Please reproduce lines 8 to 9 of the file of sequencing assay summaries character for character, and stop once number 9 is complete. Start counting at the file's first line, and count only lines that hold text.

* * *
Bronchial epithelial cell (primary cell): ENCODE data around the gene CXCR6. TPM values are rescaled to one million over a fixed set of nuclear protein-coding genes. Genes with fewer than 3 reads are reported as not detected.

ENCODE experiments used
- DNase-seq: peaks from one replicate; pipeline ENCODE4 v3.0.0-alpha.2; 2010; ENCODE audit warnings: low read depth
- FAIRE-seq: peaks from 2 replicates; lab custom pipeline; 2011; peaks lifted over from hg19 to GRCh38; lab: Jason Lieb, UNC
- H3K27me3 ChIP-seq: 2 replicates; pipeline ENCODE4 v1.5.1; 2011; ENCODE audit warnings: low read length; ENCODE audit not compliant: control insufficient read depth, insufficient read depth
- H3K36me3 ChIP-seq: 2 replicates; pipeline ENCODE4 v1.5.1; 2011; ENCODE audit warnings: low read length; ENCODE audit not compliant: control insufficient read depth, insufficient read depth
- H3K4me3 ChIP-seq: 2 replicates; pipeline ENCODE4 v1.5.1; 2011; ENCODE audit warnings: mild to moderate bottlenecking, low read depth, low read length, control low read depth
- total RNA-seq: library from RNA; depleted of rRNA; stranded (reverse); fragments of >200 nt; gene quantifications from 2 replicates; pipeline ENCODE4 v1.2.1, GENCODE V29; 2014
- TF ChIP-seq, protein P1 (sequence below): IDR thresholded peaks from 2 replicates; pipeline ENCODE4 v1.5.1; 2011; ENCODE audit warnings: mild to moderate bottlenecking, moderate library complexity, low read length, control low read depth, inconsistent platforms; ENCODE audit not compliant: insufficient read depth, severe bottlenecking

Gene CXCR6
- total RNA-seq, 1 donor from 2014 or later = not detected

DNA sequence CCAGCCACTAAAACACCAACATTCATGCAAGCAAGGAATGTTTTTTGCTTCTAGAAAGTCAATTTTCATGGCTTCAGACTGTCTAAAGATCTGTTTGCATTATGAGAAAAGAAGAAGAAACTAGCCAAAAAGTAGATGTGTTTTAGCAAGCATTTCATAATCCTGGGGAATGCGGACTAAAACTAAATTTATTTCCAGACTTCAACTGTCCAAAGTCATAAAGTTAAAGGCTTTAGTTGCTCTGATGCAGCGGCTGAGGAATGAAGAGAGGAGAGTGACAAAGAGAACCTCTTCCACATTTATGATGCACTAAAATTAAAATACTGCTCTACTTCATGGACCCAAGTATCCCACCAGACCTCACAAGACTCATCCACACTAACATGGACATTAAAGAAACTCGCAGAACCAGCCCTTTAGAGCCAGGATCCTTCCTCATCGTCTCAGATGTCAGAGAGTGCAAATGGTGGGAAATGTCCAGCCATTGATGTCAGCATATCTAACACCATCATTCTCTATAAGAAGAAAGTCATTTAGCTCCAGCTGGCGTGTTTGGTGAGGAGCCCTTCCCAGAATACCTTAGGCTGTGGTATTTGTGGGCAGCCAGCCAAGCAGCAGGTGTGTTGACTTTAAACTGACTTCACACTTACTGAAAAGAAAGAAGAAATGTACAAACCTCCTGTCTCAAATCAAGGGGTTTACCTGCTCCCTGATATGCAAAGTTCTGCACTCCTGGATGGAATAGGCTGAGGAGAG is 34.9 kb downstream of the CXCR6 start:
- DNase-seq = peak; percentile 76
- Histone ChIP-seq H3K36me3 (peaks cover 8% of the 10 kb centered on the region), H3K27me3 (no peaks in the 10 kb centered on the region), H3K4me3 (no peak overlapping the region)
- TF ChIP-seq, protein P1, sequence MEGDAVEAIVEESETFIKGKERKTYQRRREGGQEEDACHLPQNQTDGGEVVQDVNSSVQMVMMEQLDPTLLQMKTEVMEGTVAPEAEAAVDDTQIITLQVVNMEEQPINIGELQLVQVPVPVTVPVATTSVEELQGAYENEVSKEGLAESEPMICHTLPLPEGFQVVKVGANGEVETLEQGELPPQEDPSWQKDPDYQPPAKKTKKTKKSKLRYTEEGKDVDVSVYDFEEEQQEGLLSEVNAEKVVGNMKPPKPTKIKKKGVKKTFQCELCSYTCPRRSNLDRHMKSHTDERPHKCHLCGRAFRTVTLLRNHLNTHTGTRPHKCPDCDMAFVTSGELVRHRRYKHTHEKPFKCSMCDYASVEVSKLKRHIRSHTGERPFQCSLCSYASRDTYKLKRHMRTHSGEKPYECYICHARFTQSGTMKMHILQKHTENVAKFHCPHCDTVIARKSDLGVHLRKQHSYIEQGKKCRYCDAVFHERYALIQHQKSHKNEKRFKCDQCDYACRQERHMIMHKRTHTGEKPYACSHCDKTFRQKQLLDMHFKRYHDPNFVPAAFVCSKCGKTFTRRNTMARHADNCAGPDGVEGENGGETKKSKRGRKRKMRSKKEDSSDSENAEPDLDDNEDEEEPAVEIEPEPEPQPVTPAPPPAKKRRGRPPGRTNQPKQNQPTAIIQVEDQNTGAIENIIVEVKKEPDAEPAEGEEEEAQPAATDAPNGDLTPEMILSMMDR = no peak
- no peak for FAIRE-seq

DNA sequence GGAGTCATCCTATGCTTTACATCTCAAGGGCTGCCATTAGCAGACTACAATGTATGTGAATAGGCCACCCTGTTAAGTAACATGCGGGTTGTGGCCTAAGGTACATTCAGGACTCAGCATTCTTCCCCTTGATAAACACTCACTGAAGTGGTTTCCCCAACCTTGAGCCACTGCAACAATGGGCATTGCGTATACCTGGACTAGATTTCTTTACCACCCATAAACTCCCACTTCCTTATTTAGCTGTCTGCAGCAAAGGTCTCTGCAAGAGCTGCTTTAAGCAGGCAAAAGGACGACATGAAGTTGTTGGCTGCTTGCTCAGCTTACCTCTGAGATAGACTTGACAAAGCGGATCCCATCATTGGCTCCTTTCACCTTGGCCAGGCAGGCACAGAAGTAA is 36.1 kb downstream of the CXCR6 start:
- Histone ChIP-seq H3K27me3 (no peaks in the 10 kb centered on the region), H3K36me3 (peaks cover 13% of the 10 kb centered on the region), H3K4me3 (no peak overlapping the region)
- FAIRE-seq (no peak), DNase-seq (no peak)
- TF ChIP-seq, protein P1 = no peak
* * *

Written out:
- total RNA-seq: library from RNA; depleted of rRNA; stranded (reverse); fragments of >200 nt; gene quantifications from 2 replicates; pipeline ENCODE4 v1.2.1, GENCODE V29; 2014
- TF ChIP-seq, protein P1 (sequence below): IDR thresholded peaks from 2 replicates; pipeline ENCODE4 v1.5.1; 2011; ENCODE audit warnings: mild to moderate bottlenecking, moderate library complexity, low read length, control low read depth, inconsistent platforms; ENCODE audit not compliant: insufficient read depth, severe bottlenecking